The National Pork Producers Council hailed today’s announcement by the U.S. Environmental Protection Agency that it will propose a rule to rescind a controversial Clean Water Act regulation that gave the government broad jurisdiction over land and water.
The proposal — expected to be published in the Federal Register in the coming days — will repeal the Waters of the United States rule, which ostensibly was implemented to clarify EPA’s authority over various waters.
Based on several U.S. Supreme Court decisions, EPA’s jurisdiction had included “navigable” waters and waters with a significant hydrologic connection to navigable waters. But the WOTUS rule broadened that to include, among other water bodies, upstream waters and intermittent and ephemeral streams such as the kind farmers use for drainage and irrigation. It also covered lands adjacent to such waters.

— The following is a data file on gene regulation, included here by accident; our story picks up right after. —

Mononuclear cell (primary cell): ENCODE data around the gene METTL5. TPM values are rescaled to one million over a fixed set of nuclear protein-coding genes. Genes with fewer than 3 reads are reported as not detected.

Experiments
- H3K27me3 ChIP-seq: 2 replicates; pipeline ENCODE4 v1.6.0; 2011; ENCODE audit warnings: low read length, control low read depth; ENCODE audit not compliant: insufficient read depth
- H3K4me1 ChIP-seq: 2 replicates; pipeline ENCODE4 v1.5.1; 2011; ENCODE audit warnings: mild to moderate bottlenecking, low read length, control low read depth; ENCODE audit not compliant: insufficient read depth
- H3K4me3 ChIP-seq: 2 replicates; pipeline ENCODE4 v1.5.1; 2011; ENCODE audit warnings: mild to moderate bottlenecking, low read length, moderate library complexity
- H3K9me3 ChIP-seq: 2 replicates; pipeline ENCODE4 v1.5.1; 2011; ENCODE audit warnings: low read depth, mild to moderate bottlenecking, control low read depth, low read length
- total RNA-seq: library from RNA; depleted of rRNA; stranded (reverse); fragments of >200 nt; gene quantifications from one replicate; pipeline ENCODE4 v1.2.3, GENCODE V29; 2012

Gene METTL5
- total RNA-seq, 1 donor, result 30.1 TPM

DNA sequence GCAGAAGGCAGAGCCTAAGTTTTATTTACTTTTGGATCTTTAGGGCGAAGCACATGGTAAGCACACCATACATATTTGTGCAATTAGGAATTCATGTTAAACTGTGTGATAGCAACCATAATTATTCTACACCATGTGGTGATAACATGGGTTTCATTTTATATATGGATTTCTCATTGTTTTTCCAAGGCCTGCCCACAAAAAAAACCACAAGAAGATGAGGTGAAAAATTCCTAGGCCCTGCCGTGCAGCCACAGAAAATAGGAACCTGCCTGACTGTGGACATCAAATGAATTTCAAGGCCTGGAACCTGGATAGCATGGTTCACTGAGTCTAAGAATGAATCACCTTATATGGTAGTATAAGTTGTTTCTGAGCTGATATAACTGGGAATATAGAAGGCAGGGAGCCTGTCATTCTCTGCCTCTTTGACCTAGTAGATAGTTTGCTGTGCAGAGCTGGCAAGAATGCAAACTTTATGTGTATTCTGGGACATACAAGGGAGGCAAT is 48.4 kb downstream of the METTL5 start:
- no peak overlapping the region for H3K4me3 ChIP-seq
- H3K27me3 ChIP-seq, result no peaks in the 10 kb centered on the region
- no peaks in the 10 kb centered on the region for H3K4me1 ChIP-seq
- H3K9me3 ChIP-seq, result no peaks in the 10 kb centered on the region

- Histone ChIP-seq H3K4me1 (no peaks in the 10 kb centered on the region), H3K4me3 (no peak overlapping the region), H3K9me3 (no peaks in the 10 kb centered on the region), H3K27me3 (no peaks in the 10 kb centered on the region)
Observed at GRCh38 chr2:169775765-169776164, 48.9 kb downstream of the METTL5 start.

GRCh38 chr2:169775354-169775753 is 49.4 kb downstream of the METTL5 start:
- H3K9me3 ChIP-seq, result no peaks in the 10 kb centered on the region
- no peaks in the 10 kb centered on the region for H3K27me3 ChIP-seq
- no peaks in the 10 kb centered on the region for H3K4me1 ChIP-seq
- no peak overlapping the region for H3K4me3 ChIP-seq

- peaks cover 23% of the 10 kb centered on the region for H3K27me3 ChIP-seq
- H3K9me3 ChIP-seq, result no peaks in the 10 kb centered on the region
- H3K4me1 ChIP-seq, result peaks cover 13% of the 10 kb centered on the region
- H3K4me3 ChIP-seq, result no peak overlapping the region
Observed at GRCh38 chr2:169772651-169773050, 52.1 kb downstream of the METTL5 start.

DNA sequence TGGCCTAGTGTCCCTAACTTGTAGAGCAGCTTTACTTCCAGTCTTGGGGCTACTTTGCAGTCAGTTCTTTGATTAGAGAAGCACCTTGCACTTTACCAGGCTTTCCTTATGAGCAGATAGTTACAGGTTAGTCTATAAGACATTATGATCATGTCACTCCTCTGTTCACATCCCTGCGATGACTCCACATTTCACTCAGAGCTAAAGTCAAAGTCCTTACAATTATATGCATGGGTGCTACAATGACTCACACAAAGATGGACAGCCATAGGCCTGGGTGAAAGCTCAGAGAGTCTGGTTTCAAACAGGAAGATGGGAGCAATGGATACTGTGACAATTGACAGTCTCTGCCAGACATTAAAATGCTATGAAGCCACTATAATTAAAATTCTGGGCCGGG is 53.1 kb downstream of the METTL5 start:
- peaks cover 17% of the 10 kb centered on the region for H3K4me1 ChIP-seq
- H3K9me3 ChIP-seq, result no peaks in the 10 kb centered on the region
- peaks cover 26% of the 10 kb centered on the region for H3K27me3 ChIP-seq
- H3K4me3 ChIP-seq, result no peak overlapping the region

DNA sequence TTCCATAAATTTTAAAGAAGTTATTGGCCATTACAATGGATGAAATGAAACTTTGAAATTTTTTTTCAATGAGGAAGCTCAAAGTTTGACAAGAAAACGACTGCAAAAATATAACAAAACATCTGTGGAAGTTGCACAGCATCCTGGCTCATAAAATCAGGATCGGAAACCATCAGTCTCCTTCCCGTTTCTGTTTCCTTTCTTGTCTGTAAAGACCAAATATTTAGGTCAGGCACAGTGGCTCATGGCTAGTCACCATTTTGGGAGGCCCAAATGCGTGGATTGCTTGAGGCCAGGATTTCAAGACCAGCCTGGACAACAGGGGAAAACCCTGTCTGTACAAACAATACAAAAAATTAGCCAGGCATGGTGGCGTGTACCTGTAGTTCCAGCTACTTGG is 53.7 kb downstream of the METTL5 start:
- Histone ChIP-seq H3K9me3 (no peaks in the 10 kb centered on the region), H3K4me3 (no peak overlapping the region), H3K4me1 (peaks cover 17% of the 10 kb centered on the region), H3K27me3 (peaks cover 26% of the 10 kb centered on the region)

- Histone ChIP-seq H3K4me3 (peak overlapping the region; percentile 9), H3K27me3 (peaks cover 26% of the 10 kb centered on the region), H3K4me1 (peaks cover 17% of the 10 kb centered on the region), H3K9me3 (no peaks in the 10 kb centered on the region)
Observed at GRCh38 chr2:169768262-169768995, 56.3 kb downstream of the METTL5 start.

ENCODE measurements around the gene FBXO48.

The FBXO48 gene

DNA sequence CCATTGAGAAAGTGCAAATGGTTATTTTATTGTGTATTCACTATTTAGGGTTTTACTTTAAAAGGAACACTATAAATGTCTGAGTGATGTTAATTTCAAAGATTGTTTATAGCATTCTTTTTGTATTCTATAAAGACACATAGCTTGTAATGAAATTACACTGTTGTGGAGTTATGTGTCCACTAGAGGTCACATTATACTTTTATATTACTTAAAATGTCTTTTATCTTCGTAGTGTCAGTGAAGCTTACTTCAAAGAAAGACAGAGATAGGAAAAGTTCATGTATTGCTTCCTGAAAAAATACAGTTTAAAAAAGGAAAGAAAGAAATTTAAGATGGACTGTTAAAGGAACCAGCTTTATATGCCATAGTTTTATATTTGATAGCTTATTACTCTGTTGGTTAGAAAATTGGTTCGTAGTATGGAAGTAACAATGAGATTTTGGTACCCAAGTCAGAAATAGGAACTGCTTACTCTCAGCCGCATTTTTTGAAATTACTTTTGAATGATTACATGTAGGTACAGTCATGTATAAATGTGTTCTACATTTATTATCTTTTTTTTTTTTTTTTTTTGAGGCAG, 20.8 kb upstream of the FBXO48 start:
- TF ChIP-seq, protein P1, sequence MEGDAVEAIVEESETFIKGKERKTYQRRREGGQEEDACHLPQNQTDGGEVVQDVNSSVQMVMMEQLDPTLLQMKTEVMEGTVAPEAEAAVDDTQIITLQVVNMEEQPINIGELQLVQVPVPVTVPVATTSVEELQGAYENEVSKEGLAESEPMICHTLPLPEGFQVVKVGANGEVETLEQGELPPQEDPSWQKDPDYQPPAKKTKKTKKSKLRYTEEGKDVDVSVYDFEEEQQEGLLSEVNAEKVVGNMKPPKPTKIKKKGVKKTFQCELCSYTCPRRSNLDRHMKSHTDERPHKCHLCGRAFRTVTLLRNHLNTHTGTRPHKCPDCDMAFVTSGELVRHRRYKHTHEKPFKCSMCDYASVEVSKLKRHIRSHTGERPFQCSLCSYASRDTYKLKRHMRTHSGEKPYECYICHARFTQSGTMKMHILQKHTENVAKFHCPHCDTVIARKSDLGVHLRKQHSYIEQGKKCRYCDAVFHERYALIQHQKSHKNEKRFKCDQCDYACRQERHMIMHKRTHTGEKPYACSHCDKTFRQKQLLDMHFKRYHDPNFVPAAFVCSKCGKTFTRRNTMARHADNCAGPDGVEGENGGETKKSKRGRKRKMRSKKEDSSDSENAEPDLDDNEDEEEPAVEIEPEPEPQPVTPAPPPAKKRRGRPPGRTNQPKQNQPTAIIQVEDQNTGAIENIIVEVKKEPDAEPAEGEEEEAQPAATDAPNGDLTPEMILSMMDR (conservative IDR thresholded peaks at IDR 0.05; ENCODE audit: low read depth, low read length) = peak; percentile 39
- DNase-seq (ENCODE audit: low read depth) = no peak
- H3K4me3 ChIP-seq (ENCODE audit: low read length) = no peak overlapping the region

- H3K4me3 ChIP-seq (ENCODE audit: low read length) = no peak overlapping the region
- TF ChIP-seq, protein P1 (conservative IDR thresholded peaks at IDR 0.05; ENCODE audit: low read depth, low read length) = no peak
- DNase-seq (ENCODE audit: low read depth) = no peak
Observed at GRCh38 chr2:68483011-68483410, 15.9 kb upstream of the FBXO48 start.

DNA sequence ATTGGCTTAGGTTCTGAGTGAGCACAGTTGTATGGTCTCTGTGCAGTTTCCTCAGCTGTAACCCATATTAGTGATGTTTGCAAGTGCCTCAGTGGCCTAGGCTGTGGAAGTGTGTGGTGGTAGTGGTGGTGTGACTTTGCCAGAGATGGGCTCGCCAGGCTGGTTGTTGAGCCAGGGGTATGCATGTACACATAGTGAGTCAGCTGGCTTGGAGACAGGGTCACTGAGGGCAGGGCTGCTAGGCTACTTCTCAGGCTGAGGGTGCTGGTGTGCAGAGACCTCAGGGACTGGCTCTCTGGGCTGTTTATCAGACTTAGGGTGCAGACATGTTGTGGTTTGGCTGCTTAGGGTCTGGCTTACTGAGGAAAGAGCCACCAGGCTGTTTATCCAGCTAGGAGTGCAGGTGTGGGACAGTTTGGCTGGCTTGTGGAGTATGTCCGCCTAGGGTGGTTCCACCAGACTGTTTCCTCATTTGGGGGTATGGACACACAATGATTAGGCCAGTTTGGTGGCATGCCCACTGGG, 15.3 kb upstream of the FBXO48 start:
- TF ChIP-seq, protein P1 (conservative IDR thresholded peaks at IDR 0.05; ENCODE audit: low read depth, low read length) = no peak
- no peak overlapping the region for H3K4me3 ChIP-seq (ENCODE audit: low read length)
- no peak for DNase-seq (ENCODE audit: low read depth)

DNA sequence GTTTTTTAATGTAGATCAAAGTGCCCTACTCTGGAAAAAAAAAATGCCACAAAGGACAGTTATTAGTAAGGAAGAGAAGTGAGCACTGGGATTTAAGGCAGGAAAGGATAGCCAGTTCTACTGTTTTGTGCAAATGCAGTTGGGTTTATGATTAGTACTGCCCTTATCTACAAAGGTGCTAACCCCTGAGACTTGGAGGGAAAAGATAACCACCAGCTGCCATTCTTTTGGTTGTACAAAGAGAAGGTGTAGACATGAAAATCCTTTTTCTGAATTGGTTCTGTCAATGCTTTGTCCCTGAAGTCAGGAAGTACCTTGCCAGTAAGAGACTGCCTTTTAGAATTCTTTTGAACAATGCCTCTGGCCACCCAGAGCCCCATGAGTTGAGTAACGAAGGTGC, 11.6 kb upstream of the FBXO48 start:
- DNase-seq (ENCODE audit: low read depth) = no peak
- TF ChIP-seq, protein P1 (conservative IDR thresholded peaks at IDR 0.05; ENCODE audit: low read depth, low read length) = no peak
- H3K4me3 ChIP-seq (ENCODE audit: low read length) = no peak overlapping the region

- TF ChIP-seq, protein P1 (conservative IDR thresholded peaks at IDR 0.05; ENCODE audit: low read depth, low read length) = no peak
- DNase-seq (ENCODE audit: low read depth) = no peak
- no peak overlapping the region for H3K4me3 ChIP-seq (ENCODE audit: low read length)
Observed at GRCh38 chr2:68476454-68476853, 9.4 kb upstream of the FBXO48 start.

“This is great news for America’s pork producers,” says NPPC President Ken Maschhoff, a pork producer from Carlyle, Ill. “The WOTUS rule was a dramatic government overreach and an unprecedented expansion of federal authority over private lands.
“It was the product of a flawed regulatory process that lacked transparency and likely would have been used by trial lawyers and environmental activists to attack farmers,” Maschhoff adds. “We’re extremely grateful to President Trump and EPA Administrator (Scott) Pruitt for recognizing the dire consequences this ill-advised Obama-era regulation would have had on pork producers and all of American agriculture.”
NPPC helped lead the agricultural community’s opposition to the WOTUS rule, including producing maps showing the extent of the lands affected by the regulation. (EPA’s jurisdiction in Missouri, for example, would have increased to cover 77% of the state under the rule.) The organization also led the legal efforts against the rule, filing suit in a U.S. District Court and presenting a brief to a U.S. Court of Appeals. The latter halted implementation of the WOTUS rule shortly after its Aug. 28, 2015, effective date.
Once the proposed repeal rule is published, it will be subject to a public comment period.